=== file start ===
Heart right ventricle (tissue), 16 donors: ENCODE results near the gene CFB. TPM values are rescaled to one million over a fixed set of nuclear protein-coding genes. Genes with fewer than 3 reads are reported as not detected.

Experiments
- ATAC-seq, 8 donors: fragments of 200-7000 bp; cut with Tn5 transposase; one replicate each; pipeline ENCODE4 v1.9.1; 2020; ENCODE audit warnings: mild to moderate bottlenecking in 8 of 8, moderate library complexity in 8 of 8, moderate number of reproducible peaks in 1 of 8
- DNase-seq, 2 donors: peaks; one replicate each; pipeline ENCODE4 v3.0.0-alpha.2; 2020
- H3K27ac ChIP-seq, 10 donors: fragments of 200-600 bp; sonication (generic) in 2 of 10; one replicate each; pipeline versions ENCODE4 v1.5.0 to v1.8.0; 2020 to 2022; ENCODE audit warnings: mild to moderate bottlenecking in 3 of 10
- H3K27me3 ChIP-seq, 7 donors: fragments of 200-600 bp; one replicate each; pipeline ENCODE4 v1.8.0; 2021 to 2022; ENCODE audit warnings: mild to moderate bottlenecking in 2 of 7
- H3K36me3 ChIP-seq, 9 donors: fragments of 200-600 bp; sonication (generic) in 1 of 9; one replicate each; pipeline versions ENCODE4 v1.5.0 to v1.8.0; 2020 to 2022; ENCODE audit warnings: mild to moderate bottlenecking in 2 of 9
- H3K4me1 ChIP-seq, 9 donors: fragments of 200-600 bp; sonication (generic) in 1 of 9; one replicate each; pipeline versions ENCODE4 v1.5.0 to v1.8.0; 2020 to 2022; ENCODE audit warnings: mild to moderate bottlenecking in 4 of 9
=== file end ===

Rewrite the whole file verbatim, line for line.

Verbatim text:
Heart right ventricle (tissue), 16 donors: ENCODE results near the gene CFB. TPM values are rescaled to one million over a fixed set of nuclear protein-coding genes. Genes with fewer than 3 reads are reported as not detected.

Experiments
- ATAC-seq, 8 donors: fragments of 200-7000 bp; cut with Tn5 transposase; one replicate each; pipeline ENCODE4 v1.9.1; 2020; ENCODE audit warnings: mild to moderate bottlenecking in 8 of 8, moderate library complexity in 8 of 8, moderate number of reproducible peaks in 1 of 8
- DNase-seq, 2 donors: peaks; one replicate each; pipeline ENCODE4 v3.0.0-alpha.2; 2020
- H3K27ac ChIP-seq, 10 donors: fragments of 200-600 bp; sonication (generic) in 2 of 10; one replicate each; pipeline versions ENCODE4 v1.5.0 to v1.8.0; 2020 to 2022; ENCODE audit warnings: mild to moderate bottlenecking in 3 of 10
- H3K27me3 ChIP-seq, 7 donors: fragments of 200-600 bp; one replicate each; pipeline ENCODE4 v1.8.0; 2021 to 2022; ENCODE audit warnings: mild to moderate bottlenecking in 2 of 7
- H3K36me3 ChIP-seq, 9 donors: fragments of 200-600 bp; sonication (generic) in 1 of 9; one replicate each; pipeline versions ENCODE4 v1.5.0 to v1.8.0; 2020 to 2022; ENCODE audit warnings: mild to moderate bottlenecking in 2 of 9
- H3K4me1 ChIP-seq, 9 donors: fragments of 200-600 bp; sonication (generic) in 1 of 9; one replicate each; pipeline versions ENCODE4 v1.5.0 to v1.8.0; 2020 to 2022; ENCODE audit warnings: mild to moderate bottlenecking in 4 of 9